Why I didn't shoot: When cops' guns fall silent
This was the closest I have ever come to shooting someone
The three of us sat in the parking lot talking about the activities from last night. I saw the truck drive by.
It was distinctive, jacked up with a chrome roll bar and bumpers with an out of state plate. We had been looking for it for the last few weeks. The FBI had contacted us to keep an eye out for the three suspects. The suspects were wanted in several states for charges ranging from drug trafficking to attempted murder, two brothers from a neighboring state and a Mexican who claimed ties to the most dangerous drug cartel at the time.
They were in the area trying to set up a new smuggling route into Canada. Informants indicated they would be in possession of $30,000 of seed money and they were armed and considered dangerous. Prior to leaving on this business trip it seems the Mexican had an argument with his girlfriend. He ended the argument when he had pushed her out of a car, unfortunately for her the car was traveling down the freeway at the time.
No Backup Available
It was a small town... no other officers were available and call for back up went out. The deputy stayed with the suspect in the squad car. I had the manager evacuate the first two floors and my partner and I covered the top floor from opposite ends.
We got the pass key and evacuated and checked all the other apartments to make sure everyone else was out. We retook out positions behind concealment at the ends of the hall. A short time later the door opened and the other brother walked out having a discussion with someone inside about why it was taking so long for his brother to return from the store. He walked down the hall, as the door shut, towards my partner apparently in search of his tardy brother.
As he reached the end of the hall he was greeted by a .357 in his ear. My partner arrested him, as I covered from my position with the shotgun. He took the suspect out to the waiting squad car.
Alone on the top floor I impatiently waited for my partner to return. Apparently I wasn’t the only one who was impatient. The door to the apartment opened, I ducked back behind the corner. Hearing footsteps I leaned back out around the corner to see the accused attempted murderer walking away from his open doorway and toward my unsuspecting partner returning to his end of the hall.
Not having time to use the radio to warn my partner I yelled at the suspect that he was under arrest and not to move. He turned and looked at me, paused and then started to walk back towards the open door of his apartment.
I didn’t see any weapons or indications that he had one on him. His return to the apartment could mean several things: taking cover to engage me from the doorway with an undetected weapon, going inside to get a weapon and returning or an escape attempt by locking the door and exiting out a window of the unsecured side of the building.
I thumbed the safety off the Mossberg shotgun and shouted, “Stop or I will shoot!” Apparently convinced I meant what I said, he stopped a few steps away from the door. My partner, hearing my yelling inside, came running up the stairs.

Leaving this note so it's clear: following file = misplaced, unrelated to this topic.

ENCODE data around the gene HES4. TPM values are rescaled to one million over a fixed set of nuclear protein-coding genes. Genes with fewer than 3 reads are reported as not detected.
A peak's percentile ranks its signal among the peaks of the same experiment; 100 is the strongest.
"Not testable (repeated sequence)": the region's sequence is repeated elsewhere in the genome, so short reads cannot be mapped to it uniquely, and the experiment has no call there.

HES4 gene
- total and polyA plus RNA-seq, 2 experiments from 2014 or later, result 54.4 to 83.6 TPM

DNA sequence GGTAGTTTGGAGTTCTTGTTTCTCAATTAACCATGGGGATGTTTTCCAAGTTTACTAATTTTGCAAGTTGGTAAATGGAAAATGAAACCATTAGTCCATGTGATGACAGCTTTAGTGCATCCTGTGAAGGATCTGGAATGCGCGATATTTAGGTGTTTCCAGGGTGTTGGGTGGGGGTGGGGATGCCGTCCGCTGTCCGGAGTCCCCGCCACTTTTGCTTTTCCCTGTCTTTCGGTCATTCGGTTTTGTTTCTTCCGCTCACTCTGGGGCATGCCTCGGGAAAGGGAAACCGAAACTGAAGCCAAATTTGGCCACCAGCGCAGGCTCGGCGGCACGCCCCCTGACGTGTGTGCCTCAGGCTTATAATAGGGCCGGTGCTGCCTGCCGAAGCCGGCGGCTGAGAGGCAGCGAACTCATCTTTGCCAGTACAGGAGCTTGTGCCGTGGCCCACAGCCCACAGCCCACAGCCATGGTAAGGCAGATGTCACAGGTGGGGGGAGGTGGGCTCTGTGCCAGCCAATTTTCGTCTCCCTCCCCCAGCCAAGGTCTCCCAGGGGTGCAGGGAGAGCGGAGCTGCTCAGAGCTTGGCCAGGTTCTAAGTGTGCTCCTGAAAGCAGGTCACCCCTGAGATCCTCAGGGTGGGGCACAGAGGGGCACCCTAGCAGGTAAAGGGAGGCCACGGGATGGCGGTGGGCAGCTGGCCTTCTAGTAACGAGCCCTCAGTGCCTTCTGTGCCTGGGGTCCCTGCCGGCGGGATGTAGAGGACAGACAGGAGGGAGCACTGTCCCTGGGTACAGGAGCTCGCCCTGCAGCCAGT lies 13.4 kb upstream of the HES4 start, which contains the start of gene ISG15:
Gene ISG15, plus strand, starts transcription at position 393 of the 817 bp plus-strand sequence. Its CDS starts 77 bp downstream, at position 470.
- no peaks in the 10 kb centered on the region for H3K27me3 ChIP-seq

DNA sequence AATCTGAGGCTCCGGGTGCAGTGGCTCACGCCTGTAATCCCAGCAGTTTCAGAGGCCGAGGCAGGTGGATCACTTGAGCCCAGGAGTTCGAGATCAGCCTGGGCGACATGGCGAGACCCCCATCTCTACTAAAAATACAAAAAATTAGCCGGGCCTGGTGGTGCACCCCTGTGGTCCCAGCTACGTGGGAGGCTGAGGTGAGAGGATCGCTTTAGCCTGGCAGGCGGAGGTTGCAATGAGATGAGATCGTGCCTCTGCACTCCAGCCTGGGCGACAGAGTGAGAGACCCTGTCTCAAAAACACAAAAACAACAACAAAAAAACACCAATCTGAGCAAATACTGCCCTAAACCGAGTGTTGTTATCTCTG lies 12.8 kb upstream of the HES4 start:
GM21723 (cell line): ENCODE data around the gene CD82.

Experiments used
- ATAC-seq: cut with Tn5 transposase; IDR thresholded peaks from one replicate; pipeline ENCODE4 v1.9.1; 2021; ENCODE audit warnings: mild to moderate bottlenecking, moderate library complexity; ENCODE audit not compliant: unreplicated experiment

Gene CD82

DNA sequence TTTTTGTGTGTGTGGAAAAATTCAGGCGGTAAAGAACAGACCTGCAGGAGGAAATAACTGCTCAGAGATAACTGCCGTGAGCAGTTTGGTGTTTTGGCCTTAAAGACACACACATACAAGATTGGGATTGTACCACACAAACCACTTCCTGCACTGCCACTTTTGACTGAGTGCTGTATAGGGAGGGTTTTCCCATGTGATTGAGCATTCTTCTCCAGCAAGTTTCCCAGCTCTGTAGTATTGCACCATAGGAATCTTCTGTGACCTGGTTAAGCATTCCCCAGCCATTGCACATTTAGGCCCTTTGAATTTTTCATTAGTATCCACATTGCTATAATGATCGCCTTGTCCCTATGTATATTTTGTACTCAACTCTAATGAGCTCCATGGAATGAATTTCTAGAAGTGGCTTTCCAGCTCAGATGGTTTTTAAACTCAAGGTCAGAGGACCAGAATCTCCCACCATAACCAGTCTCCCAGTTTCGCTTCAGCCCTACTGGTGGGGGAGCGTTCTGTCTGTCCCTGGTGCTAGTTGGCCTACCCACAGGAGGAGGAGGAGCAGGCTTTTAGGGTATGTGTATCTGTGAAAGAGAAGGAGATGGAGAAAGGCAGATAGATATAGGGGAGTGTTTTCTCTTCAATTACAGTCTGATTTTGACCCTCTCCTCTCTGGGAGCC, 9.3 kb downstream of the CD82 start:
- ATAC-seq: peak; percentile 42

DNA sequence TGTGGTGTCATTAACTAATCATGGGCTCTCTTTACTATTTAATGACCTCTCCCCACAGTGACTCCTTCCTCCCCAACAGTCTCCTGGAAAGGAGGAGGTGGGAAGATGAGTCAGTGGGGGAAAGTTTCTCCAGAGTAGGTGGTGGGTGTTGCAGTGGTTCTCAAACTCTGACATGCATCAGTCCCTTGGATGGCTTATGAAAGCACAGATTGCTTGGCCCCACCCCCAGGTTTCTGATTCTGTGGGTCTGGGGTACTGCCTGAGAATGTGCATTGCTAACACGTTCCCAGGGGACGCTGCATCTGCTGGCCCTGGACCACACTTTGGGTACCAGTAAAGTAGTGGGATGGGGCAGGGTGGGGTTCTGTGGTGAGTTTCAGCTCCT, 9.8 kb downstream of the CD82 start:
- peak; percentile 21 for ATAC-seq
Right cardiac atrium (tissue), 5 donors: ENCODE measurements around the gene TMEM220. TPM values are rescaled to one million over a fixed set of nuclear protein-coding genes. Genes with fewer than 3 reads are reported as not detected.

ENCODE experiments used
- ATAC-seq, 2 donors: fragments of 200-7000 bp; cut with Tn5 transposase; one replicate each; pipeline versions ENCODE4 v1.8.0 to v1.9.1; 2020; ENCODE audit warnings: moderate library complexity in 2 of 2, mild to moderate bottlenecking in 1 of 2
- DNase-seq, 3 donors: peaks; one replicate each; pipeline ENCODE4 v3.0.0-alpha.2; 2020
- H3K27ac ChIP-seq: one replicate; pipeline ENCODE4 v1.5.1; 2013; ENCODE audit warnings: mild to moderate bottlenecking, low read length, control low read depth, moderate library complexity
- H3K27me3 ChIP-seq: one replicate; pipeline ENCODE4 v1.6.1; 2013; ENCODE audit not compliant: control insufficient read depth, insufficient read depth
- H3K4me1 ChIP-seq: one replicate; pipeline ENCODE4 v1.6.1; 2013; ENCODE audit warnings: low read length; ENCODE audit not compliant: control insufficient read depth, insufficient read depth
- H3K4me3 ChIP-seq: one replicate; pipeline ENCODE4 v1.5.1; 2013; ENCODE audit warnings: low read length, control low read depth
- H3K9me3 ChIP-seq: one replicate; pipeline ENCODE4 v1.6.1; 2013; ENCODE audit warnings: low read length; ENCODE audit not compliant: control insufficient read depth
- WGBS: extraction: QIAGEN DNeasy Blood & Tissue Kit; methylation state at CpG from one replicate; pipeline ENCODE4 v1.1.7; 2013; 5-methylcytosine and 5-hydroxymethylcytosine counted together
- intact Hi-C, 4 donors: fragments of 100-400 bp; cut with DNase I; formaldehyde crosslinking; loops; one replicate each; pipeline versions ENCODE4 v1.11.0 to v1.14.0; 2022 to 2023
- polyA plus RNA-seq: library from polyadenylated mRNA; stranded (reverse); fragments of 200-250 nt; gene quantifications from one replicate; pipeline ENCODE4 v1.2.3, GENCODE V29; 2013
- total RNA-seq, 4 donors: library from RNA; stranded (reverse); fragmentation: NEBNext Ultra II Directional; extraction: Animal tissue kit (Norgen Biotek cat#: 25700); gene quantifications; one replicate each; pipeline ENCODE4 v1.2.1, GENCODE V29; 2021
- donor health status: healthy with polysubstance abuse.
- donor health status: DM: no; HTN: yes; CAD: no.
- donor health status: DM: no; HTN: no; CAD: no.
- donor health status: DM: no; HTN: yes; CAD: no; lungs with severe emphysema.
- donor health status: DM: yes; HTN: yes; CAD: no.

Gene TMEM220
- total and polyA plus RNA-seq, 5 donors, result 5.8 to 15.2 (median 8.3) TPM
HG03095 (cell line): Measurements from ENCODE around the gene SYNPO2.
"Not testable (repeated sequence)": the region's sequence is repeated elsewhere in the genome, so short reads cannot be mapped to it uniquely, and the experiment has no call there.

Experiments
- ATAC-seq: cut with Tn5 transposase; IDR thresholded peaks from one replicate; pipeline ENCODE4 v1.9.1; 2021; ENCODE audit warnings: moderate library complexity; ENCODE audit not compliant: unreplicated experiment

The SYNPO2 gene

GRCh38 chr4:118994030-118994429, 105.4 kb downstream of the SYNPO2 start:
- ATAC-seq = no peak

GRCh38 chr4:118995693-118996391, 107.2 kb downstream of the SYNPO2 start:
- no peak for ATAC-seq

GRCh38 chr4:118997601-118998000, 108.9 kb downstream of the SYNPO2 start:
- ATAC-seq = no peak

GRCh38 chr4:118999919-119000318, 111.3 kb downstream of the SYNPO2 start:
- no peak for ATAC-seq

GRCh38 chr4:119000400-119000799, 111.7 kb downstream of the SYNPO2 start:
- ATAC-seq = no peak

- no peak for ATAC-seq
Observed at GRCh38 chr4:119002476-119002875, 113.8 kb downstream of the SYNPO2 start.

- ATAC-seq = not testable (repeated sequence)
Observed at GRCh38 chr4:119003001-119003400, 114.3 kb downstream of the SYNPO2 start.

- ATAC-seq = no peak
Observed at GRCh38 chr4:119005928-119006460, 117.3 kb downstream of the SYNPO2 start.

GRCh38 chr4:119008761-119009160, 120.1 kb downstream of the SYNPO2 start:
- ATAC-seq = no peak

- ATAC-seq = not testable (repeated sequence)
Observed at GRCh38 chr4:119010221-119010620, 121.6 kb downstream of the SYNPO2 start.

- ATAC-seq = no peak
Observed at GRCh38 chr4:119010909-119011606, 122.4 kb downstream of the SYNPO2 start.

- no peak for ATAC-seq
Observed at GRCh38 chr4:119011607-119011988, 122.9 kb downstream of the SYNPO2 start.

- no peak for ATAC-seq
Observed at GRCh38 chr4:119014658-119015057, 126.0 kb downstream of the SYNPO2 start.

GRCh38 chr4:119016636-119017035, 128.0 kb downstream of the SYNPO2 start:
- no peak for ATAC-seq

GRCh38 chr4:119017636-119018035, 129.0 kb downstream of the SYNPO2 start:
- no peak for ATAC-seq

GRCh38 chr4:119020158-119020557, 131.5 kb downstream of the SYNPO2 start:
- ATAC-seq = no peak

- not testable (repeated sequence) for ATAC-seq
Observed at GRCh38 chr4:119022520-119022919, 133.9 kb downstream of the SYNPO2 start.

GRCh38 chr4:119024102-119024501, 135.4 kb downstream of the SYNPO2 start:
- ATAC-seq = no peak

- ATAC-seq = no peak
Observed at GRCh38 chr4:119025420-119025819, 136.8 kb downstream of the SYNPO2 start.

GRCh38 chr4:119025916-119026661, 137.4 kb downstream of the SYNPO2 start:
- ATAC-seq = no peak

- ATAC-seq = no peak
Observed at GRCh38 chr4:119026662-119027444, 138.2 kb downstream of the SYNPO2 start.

A (Relatively) Happy Ending
So my tale has a happy ending. This was the closest I have ever come to shooting someone. The safety was off, my finger was going towards the trigger to shoot if he continued toward the open door. I was authorized under state statute since he was a suspect in an attempted murder, considered armed and dangerous, attempting escape, and posing an imminent threat to the community if he was allowed to escape.
I didn’t have to give him the additional warning but I did. I chose not to use deadly force when I was authorized.
And I am not alone.
Restraint in the Use of Deadly Force
The results indicate that 96 percent of the officers involved in the study draw a weapon at least once a year. The study revealed also that 83 percent indicated “that they had been involved in at least one critical incident during their careers.” Of those incidents, 20 percent ended up firing their weapons. 70 percent indicated that they had been in situations where while legally authorized to use deadly force they made the decision not to.
When totaling up the 1,189 situations the officers in the study were involved in where deadly force was authorized it was actually employed only 87 times (7 percent). In the 1,102 (93 percent) other incidents the officers made the decision not to use deadly force. This shows a remarkable level of restrain on the part of the officers in the study, and that translates to same or greater level of restraint by officers on a nation wide basis.
The study doesn’t delve into the reasons-psychological, moral, or tactical reasons that the officers didn’t use the authorized level of force. So I asked a panel of experts for their reaction and opinions to this study. In coming weeks and months, we’ll present their responses — I’ll collect them and send them to PoliceOne Editor-in-Chief Doug Wyllie, who will try to post them at reasonably regular intervals. If you want to also send him your own conclusions, Doug tells me he’d entertain the idea of posting your submission as a PoliceOne First Person essay.
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